The Human Resource Development Council (HRDC), which now administers the Vocation Training Levy Fund, plans to amend its regulations, to cater for other levels of training.
The training levy is a tax based on an employer’s turnover, which is collected and deposited into the Vocational Training Fund. The purpose of the fund is to reimburse employers the costs accumulated for training citizen employees.
HDRC communications officer, Topo Rabasima said individuals who pay the levy had requested that the fund should cover Masters and PhD programmes, as well as other professional short courses. “During the months of September to October last year, there were nationwide stakeholder consultations on the envisaged changes to the regulations,” he said.
The levy is collected by the Botswana Unified Revenue Service (BURS) and categorised under VAT returns. The amount collected is based on the annual turnover of any Botswana company that registered under the VAT act.
HDRC now administers the Vocational Training Levy fund as the HRDC fund following the rationalisation of the then BOTA and TEC to BQA and HRDC, respectively. According to Rabasima, there has been a very low rate of claims made by employers since the introduction of the levy seven years ago.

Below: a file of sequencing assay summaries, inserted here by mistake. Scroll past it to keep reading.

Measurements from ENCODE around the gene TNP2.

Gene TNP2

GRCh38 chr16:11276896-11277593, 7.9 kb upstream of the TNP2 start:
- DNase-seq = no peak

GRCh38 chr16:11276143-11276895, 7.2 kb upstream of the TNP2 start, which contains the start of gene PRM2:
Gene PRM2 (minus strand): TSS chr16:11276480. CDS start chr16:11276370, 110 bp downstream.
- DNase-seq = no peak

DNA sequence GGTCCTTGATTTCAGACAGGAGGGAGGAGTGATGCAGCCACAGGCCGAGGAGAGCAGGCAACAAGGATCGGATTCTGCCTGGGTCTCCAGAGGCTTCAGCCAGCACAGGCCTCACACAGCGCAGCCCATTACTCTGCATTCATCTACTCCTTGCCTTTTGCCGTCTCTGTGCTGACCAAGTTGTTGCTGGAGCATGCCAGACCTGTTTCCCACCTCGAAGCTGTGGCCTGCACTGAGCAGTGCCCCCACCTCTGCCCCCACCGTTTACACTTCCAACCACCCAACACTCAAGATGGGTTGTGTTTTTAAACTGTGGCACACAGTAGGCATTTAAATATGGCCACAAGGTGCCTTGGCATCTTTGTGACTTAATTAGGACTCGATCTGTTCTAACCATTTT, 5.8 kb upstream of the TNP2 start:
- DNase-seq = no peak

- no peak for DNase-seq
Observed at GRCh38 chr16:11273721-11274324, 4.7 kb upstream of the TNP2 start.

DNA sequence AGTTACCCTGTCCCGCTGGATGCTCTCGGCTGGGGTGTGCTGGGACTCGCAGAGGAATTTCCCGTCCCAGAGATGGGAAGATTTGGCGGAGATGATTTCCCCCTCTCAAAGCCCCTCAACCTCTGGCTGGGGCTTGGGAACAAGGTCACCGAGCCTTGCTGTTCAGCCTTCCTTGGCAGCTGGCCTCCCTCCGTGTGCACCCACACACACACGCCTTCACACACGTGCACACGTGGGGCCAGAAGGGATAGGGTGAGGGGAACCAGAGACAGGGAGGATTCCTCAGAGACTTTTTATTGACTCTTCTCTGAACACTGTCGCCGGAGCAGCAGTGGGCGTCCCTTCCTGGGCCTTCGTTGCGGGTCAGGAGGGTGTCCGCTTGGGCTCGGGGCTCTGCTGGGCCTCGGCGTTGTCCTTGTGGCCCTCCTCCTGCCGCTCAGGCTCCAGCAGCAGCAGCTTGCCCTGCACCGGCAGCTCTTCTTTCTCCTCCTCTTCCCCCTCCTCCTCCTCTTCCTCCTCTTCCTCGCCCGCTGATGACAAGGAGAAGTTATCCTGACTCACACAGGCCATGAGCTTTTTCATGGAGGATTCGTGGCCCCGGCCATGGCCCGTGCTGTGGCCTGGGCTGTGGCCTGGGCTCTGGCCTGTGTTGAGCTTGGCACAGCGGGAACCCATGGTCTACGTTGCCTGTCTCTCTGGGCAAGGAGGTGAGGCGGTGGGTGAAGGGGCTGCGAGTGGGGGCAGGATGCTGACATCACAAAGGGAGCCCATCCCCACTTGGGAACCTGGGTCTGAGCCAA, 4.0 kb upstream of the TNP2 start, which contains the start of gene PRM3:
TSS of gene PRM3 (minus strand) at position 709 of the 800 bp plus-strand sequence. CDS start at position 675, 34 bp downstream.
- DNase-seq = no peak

“HRDC statistics shows that as of June, 30, 2015, only about 1554 companies out of the 11,000 registered companies are actively claiming the levy which is almost 16 percent of the eligible levy payers,” she said.
On average, about P250 million is collected annually from approximately 11,000 companies paying the training levy. The Vocational Training Levy Fund, which was established to promote skills development of human capital in the country, has collected almost P1.5 billion since its inception. As of June 30 this year, the HRDC fund has received claims amounting to P600 million.
The communications officer lamented that in a few instances, some employers make claims from the fund though they had never sent any staff on training, a problem she said they would like to do away with through precise monitoring.
Rabasima noted that part of the levy funds that have not been paid out to employers over the years have been used to finance special groups, as well as other human resource development initiatives, particularly those related to artisan training and internship programmes.